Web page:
So, I have revised the bio on my About page.
What happened was my husband expressed the opinion that the previous bio on my About was too self-deprecating. This troubled me because I had not intended the previous bio on my About page to be self-deprecating. Not at all. But he thought it was, and there you have it: The audience is never wrong.
For what it’s worth, the previous bio on my About page was intended to be a thing of truth. When I wrote that as a writer I was not terribly accomplished, I meant it. A writer who is terribly accomplished does not need an About page. Philip Roth does not need an About page; I need an About page.
The nicest thing, I think, about not needing an About page is that besides being terribly accomplished, you likely have an assistant at your disposal should you decide on a whim that, yes, you would like an About page (even if, no, you don’t need one). I imagine Philip Roth sitting in his well-appointed office-slash-library, and calling out to his Ivy League-educated Andrew or Julia, “An About page…! Make me one of those, won’t you?”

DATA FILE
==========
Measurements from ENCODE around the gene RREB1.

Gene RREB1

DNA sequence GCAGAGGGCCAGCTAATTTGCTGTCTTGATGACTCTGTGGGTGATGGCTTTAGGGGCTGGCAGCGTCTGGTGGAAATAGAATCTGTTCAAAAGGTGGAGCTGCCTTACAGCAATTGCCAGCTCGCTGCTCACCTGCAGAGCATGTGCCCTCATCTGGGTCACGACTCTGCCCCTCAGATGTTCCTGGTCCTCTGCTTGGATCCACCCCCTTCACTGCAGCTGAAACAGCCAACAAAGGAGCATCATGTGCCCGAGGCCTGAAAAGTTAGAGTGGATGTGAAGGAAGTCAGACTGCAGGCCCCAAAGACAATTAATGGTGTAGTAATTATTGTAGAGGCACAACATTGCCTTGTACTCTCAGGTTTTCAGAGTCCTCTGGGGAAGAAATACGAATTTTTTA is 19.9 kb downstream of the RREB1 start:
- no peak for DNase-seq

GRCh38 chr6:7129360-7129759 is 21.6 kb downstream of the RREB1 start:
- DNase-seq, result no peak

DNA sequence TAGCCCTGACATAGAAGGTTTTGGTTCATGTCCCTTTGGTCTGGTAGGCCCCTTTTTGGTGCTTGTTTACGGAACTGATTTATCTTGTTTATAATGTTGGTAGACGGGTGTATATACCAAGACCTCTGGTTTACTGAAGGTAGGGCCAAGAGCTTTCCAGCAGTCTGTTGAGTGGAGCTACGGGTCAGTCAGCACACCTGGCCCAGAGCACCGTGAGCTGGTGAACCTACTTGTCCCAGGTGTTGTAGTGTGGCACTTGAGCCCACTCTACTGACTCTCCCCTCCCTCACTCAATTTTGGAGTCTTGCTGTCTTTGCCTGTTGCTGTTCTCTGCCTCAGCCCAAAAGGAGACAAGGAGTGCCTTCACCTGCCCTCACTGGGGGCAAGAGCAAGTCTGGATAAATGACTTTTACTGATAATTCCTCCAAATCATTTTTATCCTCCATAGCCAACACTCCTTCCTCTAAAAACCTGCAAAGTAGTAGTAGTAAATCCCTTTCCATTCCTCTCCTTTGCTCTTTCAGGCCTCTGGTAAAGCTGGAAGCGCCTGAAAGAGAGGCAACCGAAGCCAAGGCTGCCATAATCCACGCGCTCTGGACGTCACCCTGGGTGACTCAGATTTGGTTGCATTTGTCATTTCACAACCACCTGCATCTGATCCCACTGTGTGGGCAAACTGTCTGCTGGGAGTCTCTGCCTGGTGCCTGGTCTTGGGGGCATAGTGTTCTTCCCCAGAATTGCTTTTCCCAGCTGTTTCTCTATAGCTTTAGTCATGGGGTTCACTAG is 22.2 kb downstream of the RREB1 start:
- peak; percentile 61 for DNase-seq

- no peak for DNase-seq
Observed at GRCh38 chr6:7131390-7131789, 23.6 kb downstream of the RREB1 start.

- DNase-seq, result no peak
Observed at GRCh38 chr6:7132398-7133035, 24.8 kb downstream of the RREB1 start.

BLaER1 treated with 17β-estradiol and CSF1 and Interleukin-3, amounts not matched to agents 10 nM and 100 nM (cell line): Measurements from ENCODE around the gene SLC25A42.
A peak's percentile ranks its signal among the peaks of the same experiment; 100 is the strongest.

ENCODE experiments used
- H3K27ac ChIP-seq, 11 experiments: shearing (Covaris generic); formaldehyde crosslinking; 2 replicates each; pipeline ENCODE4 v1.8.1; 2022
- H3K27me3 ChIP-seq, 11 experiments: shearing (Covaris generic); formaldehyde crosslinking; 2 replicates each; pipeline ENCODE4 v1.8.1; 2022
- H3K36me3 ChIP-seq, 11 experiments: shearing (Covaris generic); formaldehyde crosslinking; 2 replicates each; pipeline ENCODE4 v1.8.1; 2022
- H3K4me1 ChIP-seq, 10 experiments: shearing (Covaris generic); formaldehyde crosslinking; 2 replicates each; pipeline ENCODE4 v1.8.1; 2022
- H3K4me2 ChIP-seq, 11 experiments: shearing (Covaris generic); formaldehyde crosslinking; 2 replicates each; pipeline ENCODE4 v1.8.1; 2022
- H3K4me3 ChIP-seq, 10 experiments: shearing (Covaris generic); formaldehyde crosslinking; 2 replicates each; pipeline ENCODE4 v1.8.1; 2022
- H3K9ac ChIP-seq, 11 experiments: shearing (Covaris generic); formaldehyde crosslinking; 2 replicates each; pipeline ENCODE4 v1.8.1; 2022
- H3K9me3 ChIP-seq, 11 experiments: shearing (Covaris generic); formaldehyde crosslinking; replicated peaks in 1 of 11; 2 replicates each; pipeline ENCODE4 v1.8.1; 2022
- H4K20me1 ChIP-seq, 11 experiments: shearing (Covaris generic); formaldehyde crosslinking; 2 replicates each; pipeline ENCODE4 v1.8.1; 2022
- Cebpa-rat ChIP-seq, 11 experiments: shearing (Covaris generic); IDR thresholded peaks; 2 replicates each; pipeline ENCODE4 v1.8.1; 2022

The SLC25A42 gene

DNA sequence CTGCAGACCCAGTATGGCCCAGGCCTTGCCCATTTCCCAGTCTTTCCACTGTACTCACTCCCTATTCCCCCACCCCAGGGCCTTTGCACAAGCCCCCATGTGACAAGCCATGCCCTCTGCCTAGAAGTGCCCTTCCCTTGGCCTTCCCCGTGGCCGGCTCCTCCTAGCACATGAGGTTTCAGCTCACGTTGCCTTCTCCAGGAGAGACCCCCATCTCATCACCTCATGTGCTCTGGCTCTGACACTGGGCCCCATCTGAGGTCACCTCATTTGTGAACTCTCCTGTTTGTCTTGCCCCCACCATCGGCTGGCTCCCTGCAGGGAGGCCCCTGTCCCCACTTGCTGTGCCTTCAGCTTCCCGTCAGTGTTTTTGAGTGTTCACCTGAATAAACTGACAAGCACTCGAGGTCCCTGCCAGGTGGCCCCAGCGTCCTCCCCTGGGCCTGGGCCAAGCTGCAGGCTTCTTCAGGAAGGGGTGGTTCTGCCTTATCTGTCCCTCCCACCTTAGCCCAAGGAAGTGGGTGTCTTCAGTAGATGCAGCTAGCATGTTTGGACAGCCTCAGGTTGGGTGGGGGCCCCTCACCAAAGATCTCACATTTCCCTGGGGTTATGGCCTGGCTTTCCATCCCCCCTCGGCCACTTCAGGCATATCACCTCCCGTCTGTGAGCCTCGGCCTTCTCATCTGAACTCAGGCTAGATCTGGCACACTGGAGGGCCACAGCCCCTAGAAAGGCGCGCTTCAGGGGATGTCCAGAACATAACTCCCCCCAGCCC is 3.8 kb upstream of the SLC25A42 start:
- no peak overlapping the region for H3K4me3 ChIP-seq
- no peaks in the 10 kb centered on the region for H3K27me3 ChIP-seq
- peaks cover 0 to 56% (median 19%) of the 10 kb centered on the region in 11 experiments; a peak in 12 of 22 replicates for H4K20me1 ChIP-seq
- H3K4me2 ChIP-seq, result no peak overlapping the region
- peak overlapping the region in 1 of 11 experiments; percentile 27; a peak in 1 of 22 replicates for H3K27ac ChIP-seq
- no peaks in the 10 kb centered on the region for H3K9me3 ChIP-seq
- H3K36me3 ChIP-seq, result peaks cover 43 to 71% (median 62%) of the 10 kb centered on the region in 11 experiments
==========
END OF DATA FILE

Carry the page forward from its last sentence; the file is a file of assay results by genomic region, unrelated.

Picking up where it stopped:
The worst thing, I think, about needing an About page is that besides being terribly unaccomplished, you have no Andrew or Julia at your disposal. If you want an About page, you have to write it yourself. Not only do you have to write it yourself, you have to pretend you are not writing it yourself. While first-person bios have been done, third-person bios sound more authoritative. And so you write one. You. Just you. (Or should you say, “Just her?”)
The new bio on my About page, as you’ll see, is non-self-deprecating, but brief. It’s so brief, in fact, one might think that I think that I need no introduction. But that is clearly not what I think. I cannot say what Philip Roth thinks. My guess is that he does not think about me, not even one little bit. Lot of good my About page has done me.